Regarding the meaning of the “zero” in the title, Dr. Yamamoto refers to that at the beginning of the movie, when he talks about “resetting oneself to zero,” and is then asked by a patient what “resetting oneself to zero” means. In a recent interview via Skype, Soda shared his insight regarding that phrase as “an expression that is elemental for all people, including patients at the clinic, (Dr. Yamamoto’s wife) Yoshiko, or even the doctor himself.” When I casually asked him, “Could it be that it actually had the strongest repercussions on yourself?” he replied, “Well, maybe that’s true…” It is in the second part of the movie, that the true meaning behind this is revealed. Once the clinic is left behind, the camera’s focus shifts to the retired Dr. Yamamoto, a man whose only interest has been his work. Soda, himself a self-confessed “workaholic,” reacts sensitively and empathetically, until he notices something of enormous importance: the role of his own wife and producer, Kiyoko Kashiwagi, as a supporter of the “Observational Filmmaking” series. Fans of his Soda’s work know Kashiwagi as a character that occasionally gets involved with some rather exquisite comment that, along with the ubiquitous cats, add a bit of humor and smoothness. Soda’s movies are at once also Kashiwagi’s movies, and in a quite unexpected way, here they reveal the evident when they illustrate how Yamamoto’s wife Yoshiko took charge of domestic affairs, and thereby gave the doctor the freedom to devote himself to psychiatric healthcare.

 

©2020 Laboratory X, Inc

 

While filming both of them, the camera increasingly focuses on Yoshiko, as Soda seems to get more and more captivated by her presence. Interspersed with flashback images that Soda had shot of Yoshiko ten years earlier, the portrait that Soda creates of Yoshiko shows a different person from the Yoshiko who now suffers from dementia. Without thinking much, I said something about the cruelty of the way time passes to Soda, whereupon he replied, “Exactly, it’s just ‘cruel’ how people get old and die, and none of us can escape that. I think that’s what causes humans the greatest ‘pain,’ and it’s the biggest topic in life.”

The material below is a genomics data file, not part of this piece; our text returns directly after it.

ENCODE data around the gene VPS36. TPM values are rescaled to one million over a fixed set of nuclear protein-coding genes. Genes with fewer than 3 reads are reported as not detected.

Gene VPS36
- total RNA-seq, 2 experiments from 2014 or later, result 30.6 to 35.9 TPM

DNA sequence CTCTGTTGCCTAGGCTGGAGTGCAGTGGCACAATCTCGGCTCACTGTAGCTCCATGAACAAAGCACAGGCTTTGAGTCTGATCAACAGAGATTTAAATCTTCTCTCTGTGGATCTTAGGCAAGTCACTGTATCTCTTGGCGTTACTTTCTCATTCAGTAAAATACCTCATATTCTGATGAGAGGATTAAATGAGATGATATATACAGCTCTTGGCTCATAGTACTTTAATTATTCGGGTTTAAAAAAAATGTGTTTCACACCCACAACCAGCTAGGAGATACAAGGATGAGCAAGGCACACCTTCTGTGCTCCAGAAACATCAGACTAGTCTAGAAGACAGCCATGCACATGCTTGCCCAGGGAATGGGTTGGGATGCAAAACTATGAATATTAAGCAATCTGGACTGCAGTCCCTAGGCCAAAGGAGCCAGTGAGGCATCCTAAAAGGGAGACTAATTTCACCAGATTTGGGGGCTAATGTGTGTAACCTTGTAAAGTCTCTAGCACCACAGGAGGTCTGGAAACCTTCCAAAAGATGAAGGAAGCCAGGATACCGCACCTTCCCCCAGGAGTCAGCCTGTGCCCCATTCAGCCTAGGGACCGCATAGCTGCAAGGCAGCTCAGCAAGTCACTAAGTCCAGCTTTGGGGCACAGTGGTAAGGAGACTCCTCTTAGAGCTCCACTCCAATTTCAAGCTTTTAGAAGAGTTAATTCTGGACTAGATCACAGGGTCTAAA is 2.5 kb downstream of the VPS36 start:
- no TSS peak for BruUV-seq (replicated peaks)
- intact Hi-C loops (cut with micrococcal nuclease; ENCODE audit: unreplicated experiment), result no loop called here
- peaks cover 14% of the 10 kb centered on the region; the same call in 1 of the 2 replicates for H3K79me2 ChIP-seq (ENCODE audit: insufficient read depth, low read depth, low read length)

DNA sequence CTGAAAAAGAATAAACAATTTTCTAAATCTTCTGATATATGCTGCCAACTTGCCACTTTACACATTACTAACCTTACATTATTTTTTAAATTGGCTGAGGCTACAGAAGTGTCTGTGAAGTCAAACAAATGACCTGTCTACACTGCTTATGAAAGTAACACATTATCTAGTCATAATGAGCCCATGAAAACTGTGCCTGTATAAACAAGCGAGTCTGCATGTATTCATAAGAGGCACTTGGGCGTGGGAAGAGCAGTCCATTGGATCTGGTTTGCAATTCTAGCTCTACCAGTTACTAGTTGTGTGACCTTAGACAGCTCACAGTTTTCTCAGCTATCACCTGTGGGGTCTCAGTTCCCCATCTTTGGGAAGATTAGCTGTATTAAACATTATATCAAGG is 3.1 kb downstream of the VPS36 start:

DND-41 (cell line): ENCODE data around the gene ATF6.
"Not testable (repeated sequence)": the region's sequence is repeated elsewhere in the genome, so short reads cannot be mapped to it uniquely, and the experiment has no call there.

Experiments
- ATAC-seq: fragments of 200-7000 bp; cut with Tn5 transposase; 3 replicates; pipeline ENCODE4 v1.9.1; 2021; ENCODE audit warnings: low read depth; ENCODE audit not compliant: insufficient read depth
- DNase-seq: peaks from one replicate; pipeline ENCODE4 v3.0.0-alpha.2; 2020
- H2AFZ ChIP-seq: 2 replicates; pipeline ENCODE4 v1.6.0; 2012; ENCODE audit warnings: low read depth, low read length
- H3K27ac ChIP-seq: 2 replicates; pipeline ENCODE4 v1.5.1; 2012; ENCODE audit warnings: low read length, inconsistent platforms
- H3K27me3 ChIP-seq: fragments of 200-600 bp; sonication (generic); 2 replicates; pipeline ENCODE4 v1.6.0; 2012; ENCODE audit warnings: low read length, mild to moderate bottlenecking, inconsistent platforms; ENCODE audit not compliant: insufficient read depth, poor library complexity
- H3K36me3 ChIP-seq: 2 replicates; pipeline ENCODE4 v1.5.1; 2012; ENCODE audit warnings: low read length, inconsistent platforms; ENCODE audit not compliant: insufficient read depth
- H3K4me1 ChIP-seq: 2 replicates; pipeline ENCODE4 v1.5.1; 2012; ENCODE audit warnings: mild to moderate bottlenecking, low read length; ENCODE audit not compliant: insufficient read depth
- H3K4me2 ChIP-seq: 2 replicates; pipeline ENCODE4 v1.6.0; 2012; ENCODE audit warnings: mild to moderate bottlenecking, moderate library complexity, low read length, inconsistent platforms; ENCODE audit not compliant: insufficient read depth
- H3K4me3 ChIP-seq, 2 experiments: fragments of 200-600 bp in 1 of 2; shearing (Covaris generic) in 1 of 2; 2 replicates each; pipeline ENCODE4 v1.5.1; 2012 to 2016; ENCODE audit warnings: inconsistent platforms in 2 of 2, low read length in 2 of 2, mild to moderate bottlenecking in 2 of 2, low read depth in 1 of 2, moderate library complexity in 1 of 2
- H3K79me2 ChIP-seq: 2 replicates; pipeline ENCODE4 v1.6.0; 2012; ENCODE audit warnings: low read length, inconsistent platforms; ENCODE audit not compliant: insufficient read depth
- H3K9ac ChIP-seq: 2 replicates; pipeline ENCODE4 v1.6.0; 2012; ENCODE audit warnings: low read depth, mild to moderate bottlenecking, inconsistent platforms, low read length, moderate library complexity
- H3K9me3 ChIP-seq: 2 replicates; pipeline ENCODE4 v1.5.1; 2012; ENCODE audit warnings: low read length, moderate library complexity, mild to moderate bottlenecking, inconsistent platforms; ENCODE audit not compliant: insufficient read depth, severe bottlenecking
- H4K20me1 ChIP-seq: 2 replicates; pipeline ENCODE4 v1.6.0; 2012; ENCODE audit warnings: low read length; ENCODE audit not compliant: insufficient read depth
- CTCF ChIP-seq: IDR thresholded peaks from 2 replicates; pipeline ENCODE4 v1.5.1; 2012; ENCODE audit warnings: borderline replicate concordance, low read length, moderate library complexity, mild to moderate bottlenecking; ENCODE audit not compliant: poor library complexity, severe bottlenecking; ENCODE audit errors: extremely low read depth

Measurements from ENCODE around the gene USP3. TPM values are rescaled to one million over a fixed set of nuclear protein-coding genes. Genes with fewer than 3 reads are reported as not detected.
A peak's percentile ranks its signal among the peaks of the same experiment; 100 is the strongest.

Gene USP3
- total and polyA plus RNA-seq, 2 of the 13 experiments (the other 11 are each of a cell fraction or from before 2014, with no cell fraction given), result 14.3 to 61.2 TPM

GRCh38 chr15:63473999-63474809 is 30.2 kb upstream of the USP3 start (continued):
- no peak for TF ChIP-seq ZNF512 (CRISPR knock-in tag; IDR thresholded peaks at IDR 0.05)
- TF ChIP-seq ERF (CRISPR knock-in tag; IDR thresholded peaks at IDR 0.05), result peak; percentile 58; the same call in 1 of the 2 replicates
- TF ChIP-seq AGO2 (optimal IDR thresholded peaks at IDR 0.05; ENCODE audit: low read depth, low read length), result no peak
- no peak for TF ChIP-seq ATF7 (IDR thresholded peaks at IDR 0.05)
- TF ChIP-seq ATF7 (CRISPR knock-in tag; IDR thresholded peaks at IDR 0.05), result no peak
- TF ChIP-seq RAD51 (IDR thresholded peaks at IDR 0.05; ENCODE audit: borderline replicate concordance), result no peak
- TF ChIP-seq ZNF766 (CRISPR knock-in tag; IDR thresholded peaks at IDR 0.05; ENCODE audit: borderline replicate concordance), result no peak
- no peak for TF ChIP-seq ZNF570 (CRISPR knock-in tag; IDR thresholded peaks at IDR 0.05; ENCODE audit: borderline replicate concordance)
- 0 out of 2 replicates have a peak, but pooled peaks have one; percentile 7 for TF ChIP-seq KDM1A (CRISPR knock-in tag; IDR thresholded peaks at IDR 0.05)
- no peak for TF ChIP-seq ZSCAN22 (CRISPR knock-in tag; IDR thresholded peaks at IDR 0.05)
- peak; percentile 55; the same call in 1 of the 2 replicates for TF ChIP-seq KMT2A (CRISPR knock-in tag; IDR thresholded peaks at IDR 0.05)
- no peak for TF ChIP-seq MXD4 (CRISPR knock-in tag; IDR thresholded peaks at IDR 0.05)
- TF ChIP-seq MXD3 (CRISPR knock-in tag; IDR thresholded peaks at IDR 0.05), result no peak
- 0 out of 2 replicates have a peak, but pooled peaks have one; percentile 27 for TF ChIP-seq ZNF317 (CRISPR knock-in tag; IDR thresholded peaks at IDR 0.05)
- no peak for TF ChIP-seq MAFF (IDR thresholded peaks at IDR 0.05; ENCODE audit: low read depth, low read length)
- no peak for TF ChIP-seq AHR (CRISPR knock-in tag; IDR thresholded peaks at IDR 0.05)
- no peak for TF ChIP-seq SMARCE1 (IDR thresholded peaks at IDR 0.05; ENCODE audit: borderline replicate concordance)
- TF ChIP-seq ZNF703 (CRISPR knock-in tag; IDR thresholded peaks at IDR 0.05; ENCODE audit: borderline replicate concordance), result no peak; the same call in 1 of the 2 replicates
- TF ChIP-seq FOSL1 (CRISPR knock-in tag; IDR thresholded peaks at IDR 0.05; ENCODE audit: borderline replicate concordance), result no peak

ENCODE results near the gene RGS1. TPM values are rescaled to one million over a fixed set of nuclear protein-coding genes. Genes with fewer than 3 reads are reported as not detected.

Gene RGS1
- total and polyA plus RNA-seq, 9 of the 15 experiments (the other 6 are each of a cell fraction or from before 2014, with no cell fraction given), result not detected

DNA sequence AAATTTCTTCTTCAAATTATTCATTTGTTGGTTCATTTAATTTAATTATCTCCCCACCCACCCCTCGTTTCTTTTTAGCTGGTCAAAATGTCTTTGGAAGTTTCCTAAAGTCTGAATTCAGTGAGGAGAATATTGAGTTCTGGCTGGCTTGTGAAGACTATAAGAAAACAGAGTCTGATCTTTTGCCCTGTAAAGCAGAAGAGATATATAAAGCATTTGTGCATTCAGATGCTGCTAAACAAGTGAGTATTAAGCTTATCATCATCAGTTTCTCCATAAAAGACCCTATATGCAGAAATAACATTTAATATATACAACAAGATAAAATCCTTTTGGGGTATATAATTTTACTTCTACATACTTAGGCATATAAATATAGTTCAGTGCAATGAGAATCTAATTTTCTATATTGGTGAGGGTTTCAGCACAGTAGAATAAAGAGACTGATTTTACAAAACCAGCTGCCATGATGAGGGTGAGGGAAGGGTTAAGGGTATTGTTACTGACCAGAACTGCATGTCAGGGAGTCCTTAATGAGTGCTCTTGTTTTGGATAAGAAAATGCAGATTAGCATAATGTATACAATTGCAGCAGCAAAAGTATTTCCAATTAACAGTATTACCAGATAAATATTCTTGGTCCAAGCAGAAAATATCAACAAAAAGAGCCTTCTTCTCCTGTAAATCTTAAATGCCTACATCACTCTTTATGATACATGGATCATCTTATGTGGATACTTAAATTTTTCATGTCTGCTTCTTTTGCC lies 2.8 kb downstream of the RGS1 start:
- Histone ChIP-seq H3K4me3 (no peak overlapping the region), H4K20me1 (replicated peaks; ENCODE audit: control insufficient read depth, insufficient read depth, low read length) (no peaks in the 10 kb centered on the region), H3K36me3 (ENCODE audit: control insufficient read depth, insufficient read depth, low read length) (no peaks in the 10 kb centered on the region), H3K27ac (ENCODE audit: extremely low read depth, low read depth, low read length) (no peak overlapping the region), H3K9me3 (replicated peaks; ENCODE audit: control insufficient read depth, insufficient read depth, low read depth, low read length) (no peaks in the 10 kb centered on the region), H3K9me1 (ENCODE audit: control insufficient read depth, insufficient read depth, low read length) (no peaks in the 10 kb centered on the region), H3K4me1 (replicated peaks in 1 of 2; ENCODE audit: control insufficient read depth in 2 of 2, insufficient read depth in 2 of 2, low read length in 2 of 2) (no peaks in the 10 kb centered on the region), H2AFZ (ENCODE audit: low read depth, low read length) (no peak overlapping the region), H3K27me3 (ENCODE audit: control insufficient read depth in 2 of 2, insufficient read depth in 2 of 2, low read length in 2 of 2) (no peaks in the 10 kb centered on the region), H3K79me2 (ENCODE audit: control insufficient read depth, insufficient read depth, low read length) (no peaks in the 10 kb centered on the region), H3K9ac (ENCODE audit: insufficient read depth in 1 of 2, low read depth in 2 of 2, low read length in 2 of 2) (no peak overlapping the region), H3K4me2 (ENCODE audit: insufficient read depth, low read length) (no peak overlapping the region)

Two silhouettes cuddle together as they walk up a hill to the graveyard. It’s an overwhelming scene, during the shooting of which Soda by his own account “got totally filled with emotion.” It’s a moment of venerableness, and of sadness. As if it were a condensation of life itself. Soda introduces “Zero” as a work that “accidentally turned out as an ‘innocent love story’ kind of movie,” and indeed, it is a gently touching documentary (which was awarded Ecumenical Jury Prize at the Berlin International Film Festival’s Berlinale Forum 2020). You can watch it in the Temporary Cinema now, and I hope you will soon have the chance to go and see it on the big screen as well.

 

―――

 

Interview with Kazuhiro Soda and producer Kiyoko Kashiwagi (Japanese only)

http://realtokyocinema.hatenadiary.com/

 

INFORMATION

Zero

Directed, produced, filmed and edited by Kazuhiro Soda
Produced by Kiyoko Kashiwagi
Distributed by TOFOO
©2020 Laboratory X, Inc

WRITER PROFILE

Masayo Fukushima 福嶋真砂代
福嶋真砂代 Masayo Fukushima

Contributed movie reviews and interviews to the old Realtokyo site since 2005, and wrote columns such as “The neighborhood OL sits down on the edge” for the Hobo Nikkan Itoi Shinbun from 1998 to 2008. In 2009, she MCed a talk called “The micro, macro and future of movies” with directors Kiyoshi Kurosawa, Nobuhiro Suwa and Satoshi Miki. Became a writer after working at an airline company, an IT research facility and in the space industry. Currently part of the “Meguriai JAXA” team.